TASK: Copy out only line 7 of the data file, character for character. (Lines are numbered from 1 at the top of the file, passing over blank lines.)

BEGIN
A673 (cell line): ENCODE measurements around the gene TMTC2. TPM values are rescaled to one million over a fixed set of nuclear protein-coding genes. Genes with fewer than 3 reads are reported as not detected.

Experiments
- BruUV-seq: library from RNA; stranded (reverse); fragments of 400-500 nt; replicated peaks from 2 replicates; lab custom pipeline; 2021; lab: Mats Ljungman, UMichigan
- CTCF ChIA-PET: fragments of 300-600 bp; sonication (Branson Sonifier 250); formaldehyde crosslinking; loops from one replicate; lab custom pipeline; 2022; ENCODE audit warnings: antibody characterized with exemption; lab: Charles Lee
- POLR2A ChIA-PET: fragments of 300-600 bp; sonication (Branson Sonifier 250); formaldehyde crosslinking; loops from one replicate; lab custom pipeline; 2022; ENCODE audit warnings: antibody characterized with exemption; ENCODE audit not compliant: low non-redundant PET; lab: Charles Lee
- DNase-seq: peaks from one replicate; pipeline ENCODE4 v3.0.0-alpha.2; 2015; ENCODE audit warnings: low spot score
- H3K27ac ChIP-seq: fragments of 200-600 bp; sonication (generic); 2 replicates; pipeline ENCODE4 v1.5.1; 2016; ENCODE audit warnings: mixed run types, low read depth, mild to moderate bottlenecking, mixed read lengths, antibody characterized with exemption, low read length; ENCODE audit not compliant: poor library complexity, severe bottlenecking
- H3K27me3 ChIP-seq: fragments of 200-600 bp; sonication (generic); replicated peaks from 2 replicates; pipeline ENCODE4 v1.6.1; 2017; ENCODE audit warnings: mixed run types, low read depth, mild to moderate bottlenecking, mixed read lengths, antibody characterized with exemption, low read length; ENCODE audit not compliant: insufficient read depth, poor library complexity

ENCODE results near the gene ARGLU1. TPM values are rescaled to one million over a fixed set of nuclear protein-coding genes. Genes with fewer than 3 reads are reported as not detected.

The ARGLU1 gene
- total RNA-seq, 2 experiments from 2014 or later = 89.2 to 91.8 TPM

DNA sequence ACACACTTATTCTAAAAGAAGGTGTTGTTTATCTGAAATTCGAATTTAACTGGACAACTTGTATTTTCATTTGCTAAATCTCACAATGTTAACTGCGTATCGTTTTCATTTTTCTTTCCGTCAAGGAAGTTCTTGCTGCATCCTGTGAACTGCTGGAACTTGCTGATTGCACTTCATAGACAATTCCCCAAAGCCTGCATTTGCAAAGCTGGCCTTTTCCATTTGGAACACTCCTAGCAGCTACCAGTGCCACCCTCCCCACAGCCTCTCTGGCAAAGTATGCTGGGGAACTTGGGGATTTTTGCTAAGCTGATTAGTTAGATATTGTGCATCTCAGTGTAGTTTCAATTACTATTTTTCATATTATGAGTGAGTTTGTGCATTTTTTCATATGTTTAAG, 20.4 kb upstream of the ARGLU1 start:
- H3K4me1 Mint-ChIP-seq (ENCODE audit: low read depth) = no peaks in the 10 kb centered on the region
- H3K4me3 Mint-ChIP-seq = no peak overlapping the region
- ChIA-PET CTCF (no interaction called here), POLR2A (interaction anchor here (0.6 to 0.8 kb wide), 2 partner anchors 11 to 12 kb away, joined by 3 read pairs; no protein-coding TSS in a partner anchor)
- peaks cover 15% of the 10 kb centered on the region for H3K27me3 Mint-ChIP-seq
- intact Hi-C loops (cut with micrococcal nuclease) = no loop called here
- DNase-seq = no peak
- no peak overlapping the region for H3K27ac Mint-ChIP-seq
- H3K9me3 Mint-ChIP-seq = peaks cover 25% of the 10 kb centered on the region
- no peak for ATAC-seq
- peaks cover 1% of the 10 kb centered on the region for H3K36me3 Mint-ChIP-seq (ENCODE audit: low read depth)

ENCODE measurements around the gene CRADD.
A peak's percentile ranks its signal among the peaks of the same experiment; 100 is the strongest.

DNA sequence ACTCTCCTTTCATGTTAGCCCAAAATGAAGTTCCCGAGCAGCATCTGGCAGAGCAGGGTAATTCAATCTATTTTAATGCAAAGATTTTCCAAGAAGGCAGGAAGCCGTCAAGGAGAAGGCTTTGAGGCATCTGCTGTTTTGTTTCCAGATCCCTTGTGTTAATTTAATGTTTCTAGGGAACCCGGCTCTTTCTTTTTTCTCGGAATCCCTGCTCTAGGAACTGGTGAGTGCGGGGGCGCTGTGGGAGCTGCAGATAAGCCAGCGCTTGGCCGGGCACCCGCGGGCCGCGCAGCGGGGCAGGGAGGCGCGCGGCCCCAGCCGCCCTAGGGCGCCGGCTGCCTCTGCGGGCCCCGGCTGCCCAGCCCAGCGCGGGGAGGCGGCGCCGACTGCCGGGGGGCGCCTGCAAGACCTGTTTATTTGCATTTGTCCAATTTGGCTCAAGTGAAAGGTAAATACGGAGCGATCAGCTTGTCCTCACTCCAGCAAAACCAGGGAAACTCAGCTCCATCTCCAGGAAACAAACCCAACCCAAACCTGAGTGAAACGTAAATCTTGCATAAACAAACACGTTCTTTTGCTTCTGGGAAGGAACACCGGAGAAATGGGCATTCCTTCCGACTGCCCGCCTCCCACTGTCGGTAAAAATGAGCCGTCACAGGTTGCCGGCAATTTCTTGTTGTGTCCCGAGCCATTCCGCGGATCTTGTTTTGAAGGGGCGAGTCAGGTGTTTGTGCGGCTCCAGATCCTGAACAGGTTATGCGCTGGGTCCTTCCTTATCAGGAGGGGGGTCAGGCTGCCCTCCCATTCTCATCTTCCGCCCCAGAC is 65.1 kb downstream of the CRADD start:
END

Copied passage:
- H3K27ac ChIP-seq: fragments of 200-600 bp; sonication (generic); 2 replicates; pipeline ENCODE4 v1.5.1; 2016; ENCODE audit warnings: mixed run types, low read depth, mild to moderate bottlenecking, mixed read lengths, antibody characterized with exemption, low read length; ENCODE audit not compliant: poor library complexity, severe bottlenecking